# Understanding Search Algorithms

**00:00**
In this lesson, I’ll go through some actual search algorithms. Let’s get started.

**00:06**
Taking off our expert programmer hats for a moment, if I asked you to search something like a full backpack for an eraser, how would you do it? You might take something out, check to see if it’s the eraser, and then toss it back in if it’s not, and repeat. That’s the exact idea behind random search, which has an implementation like one you’ll find here on the right.

**00:28**
The idea is simple: just loop, get a random index and the random element at that index, and if the element equals what you’re searching for, return the random index.

**00:37**
You could also return the element or you could return `True`

to indicate that that element is in fact in the list of items that you’re looking through.

**00:45**
Let’s check it out in some actual code.

**00:49**
I’ve got a file here where I’m going to put in the various search algorithms that I’ll demonstrate, and as you can see, it has a basic function and a couple of calls to that function to load the names from `names.txt`

and `sorted_names.txt`

.

**01:02**
So you can see the different algorithms’ behavior on some really long lists of actual items. So, let’s type this thing out. `from random import randint`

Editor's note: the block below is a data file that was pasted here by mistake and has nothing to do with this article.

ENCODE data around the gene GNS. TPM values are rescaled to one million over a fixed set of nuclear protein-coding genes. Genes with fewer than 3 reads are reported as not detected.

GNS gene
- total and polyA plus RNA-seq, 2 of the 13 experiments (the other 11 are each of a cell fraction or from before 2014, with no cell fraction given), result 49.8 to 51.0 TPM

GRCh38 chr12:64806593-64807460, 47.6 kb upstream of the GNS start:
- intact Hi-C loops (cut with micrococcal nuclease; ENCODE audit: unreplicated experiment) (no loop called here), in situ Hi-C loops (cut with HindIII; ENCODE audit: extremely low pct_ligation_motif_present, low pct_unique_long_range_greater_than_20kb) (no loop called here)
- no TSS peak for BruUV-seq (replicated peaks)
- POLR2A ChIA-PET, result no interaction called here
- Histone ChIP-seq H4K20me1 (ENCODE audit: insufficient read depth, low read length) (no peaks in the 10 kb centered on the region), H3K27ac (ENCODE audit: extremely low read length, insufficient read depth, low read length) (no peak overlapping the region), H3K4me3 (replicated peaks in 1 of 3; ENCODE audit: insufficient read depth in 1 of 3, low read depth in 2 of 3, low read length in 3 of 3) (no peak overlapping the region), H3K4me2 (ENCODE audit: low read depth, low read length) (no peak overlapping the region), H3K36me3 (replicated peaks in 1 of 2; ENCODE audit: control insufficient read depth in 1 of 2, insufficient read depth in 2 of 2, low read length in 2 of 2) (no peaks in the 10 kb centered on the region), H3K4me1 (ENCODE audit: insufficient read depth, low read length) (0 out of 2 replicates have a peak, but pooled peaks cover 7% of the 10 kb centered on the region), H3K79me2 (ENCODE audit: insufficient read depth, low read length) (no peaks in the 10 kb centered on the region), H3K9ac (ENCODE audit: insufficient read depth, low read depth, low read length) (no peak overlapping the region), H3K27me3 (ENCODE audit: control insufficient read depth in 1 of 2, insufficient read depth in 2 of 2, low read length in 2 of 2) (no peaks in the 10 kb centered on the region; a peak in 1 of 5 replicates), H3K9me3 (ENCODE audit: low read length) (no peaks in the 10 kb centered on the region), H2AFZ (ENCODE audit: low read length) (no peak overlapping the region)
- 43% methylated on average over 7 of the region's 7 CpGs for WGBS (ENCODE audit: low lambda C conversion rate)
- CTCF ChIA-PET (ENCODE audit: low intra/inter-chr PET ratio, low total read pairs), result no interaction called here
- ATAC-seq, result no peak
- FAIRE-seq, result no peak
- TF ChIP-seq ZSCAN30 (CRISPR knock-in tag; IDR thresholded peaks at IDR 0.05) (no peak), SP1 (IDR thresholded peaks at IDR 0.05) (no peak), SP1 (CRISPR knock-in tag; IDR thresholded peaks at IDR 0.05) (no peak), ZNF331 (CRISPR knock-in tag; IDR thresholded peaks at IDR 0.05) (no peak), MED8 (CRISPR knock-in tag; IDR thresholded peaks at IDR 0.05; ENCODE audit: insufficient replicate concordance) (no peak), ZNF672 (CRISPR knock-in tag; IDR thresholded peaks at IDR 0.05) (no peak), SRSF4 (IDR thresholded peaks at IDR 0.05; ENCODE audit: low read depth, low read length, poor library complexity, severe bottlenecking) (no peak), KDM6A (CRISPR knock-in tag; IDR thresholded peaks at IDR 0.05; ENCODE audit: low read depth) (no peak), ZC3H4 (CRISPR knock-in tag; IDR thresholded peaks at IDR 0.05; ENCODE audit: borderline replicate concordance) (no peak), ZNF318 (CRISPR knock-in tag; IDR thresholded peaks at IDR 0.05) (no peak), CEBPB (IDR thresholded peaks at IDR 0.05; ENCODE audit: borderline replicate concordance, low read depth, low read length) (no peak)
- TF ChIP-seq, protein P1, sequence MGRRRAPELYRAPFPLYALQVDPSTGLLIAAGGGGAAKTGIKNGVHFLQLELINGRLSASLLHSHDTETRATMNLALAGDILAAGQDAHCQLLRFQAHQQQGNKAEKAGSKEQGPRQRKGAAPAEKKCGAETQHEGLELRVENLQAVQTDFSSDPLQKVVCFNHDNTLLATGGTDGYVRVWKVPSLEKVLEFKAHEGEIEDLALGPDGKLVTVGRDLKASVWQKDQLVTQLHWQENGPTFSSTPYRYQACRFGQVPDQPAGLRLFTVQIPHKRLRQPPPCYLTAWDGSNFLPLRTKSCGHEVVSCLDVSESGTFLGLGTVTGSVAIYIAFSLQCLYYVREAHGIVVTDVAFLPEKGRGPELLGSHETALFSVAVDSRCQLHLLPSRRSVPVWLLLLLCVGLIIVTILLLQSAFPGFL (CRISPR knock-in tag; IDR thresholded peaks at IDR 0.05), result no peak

because that’s the only function I’ll need.

**01:14**
And then I’ll define `random_find()`

with some `items`

and a `search_val`

.

**01:21**
So, `while True:`

`rand_dex = randint()`

, and `randint()`

is actually inclusive of both of the end points, so I’ll need to say `0`

to the `len(items) - 1`

, because these are the valid possible indices.

**01:38**
Now, `rand_el`

(random element) equals `items`

at `rand_dex`

, and then if `rand_el`

is equal to what you’re searching for in the first place, then return `rand_dex`

.

**01:55**
Let’s see this thing work in the Python REPL. If you’re following along in a REPL, just remember to import as needed, so something like `from search_algorithms import random_find`

, and this will make the function available to you in your REPL.

**02:11**
So here I am in the REPL and I’ve defined a familiar list of elements here. Let’s test `random_find()`

with this `els`

and I’ll just search for, let’s say, `4`

. It seems to run pretty quickly and it does return the index of what you’re looking for, so that’s good. Now let’s try it with names—`basic_names`

and `"Fred Astaire"`

.

**02:36**
Now, this isn’t quite so good, because I’ve hit Enter but it seems to be hanging for a while. And this illustrates one of the really basic problems with this `random_find()`

, which is that `random_find()`